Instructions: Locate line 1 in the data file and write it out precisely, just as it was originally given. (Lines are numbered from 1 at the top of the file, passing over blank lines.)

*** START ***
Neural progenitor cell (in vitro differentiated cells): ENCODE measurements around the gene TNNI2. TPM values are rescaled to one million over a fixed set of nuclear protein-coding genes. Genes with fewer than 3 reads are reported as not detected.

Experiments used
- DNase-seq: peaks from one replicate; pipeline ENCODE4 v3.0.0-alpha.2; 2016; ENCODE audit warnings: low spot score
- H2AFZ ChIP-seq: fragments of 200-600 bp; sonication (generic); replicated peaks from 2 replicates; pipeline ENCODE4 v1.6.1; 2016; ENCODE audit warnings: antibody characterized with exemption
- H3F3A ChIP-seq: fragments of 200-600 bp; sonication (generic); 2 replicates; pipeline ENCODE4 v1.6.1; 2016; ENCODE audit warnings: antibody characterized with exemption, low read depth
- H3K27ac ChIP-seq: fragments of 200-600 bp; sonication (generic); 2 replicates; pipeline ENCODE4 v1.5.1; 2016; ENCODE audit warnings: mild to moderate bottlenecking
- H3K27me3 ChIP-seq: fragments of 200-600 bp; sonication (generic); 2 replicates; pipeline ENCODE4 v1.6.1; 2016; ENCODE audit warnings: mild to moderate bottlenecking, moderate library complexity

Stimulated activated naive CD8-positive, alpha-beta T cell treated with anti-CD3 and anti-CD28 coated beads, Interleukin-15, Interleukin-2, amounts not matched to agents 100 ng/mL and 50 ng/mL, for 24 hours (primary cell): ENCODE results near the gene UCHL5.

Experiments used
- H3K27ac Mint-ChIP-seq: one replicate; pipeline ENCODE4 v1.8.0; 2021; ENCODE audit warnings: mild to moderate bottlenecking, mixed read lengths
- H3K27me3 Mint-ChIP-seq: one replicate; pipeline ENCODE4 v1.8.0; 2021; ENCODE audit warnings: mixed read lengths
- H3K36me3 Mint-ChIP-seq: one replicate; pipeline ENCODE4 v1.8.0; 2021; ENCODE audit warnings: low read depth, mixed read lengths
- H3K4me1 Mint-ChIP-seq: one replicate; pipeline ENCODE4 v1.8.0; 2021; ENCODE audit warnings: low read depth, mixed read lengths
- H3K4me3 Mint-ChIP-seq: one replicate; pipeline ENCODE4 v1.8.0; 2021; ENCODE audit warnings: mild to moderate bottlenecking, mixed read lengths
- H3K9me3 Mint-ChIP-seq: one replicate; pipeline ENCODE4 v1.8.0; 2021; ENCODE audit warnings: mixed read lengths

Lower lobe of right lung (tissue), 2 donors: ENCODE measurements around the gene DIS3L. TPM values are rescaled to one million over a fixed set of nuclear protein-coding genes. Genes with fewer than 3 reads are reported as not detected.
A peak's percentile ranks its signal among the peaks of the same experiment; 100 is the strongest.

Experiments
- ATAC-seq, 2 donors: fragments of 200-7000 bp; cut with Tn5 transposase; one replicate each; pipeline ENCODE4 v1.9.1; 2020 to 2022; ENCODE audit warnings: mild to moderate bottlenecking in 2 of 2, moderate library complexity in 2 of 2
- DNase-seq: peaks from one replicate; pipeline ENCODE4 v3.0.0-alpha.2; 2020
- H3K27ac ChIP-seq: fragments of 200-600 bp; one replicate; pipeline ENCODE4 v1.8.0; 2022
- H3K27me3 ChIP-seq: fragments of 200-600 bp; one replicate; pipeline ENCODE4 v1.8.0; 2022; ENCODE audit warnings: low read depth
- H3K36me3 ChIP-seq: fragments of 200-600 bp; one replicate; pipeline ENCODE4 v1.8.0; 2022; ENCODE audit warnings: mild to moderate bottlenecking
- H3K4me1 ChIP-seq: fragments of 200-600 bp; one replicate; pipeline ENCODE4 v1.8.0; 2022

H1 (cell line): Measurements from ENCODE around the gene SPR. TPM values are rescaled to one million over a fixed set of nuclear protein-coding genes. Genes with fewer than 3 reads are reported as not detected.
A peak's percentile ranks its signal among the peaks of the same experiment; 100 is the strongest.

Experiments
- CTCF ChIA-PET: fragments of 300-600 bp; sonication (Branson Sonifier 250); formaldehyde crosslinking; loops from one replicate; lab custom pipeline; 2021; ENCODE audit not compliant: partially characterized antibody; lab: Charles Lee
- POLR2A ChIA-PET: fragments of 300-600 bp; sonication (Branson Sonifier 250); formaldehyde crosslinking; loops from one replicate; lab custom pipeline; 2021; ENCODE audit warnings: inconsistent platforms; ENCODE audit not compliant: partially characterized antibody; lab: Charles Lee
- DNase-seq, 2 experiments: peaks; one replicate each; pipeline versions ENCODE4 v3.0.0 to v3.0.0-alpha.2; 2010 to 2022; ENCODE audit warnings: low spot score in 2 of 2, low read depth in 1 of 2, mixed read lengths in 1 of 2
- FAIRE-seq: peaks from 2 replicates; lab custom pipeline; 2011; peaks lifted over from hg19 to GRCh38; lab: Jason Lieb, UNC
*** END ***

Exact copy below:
Neural progenitor cell (in vitro differentiated cells): ENCODE measurements around the gene TNNI2. TPM values are rescaled to one million over a fixed set of nuclear protein-coding genes. Genes with fewer than 3 reads are reported as not detected.